The redemptive and universal power of music also reveals a kind of cultural identity: all the music featured in O Brother derives from blue grass music of the time period. “Man of Constant Sorrow,” in this sense, creates a community identity absent from throughout the film. Everett, who seems out of touch with the culture around him, ironically becomes one of the forces capable of uniting this disparate culture. In O Brother, as in The Big Lebowski, the common man again comes out as victor by maintaining a system of principles that slowly translates across an absurd and out of touch community.

If in The Big Lebowski the bums do end up winning, exposing the empty snobbery of the upper class while retaining a sense of community identity, The Man Who Wasn’t There (2001) refutes this notion almost entirely, exposing the protagonist – and, by proxy, the common man – as weak and incompetent, doomed to fail. Ed Crane, the man of the title, works at a barbershop, even though he does not consider himself a barber; he “married into it.” Unlike The Dude or Everett, who crowded their respective films with language and personality, Ed seems quiet and removed from his world. If the common man of The Big Lebowski sought to maintain a community identity, the common man here insists on removing himself. Ed does not like to talk, nor does he like to entertain. He “just cuts the hair.” In this way, Ed tries to mold himself into his class. The other common man of the film, Ed’s brother-in-law and one of the owners of the barbershop, Frank Raffo, seems almost the opposite. Frank talks about everything, but as Ed points out, “if you’re eleven or twelve, Frank’s got an interesting point of view.” Much as Everett flaunts his vocabulary without being constructive, Frank sees a need to fill all gaps with words. He comes from a common family; at a wedding he gets drunk, rides on the back of a pig, and wins the blueberry pie eating contest. Frank seems to represent the Coens’ former notion of the common man established in their earlier films: a simple person designed to fit into his place, teetering on the edge of stupidity.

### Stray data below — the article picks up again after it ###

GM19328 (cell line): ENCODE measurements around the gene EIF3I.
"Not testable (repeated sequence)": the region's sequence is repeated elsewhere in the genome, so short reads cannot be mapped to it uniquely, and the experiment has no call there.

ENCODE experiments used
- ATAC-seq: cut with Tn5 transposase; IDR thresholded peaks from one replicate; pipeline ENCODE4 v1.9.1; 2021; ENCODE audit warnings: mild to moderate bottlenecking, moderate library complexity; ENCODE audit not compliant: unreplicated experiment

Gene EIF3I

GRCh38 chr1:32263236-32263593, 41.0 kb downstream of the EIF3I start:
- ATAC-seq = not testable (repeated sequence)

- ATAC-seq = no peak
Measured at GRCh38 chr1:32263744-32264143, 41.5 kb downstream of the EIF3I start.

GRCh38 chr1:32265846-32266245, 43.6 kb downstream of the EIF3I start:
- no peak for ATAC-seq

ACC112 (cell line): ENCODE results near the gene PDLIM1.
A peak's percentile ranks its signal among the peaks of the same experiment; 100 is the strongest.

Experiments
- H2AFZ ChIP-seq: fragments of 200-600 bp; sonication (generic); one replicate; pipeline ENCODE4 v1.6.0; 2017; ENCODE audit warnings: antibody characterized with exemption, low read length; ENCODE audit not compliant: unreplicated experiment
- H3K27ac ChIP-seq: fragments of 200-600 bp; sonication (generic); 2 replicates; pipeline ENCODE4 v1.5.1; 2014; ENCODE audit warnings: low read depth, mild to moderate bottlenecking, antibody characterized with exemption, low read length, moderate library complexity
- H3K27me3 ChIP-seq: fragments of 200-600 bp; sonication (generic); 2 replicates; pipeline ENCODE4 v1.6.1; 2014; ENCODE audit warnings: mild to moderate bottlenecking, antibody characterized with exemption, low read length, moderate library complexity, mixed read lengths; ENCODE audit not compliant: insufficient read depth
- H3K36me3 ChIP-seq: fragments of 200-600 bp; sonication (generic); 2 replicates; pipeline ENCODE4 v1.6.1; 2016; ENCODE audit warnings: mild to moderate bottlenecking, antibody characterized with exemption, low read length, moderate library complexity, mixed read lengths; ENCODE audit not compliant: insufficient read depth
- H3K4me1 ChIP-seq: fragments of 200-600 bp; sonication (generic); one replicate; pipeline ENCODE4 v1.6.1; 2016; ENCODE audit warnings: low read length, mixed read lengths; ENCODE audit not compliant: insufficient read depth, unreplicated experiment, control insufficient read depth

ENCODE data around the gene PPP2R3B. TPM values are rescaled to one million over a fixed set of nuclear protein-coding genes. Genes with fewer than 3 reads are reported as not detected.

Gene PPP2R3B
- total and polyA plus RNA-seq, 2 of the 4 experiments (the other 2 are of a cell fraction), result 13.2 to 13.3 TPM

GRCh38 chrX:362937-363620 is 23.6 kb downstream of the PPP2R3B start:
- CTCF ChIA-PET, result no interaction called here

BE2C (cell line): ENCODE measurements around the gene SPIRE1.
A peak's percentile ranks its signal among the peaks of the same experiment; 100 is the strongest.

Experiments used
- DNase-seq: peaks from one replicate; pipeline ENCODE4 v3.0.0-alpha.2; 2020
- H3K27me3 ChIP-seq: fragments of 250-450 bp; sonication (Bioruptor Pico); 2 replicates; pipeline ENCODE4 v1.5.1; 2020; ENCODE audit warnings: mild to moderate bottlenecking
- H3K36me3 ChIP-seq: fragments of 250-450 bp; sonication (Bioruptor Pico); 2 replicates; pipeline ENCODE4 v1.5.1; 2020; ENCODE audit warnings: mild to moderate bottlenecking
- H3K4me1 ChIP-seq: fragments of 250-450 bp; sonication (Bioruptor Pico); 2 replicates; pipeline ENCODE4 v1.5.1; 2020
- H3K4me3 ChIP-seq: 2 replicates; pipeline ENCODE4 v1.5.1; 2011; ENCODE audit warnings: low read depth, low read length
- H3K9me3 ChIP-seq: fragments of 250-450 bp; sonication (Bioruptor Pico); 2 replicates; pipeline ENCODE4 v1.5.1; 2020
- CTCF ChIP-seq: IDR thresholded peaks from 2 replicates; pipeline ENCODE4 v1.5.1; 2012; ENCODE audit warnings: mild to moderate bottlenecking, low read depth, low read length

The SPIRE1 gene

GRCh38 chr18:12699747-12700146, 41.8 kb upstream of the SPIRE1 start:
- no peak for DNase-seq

Though Ed is associated with this culture via his marriage, he seems disgusted by his world. He hates his job, and knows his wife is cheating on him with her boss. Ed seems desperate to escape his social status, playing right into the hands of a con man and losing ten thousand dollars. Like The Big Lebowski before it, The Man Who Wasn’t There also participates in an underlying commentary on social hierarchy. When Ed’s wife, Doris, is accused of murder, Ed’s lawyer flatly tells him, “I’m an attorney, you’re a barber. You don’t know anything.” As Ed later says, via voiceover, “I was a ghost. No one saw me and I didn’t see them. I was the barber.” Ed’s position in this world, behind the heads of those whose hair he cuts, makes him invisible.

Whereas the protagonists of the Coens’ earlier films triumph because of their hidden versatility or their principles, Ed has none. When he goes on trial for a murder he did not commit, Ed talks about how his lawyer tried to present him to the jury: “He told them to look at me, look at me close. The closer they looked, the less sense it would make. I wasn’t the kind of guy to kill a guy. I was just the barber, for Christ’s sake. I was just like them: an ordinary man living in a world that had no place for me, yeah…but not guilty of murder. He said I was modern man, and if they voted to convict me, well, they’d be putting the noose around themselves. He told them not to look at the facts, but at the meaning of the facts. And then he said the facts had no meaning.”

Ed ultimately fails, and is sentenced to die at the electric chair. His last words beg for language, for the ability to tell his wife “all those things they don’t have words for here.” Though unable to conjure eloquence in his life, Ed pleads for it in death, as if to die would be to possibly succeed at finding his voice. Though the film’s title applies to not only one but two murders during the course of the film, it also applies to Ed’s position as the common man. He is, compared to the protagonists of other films, not there, a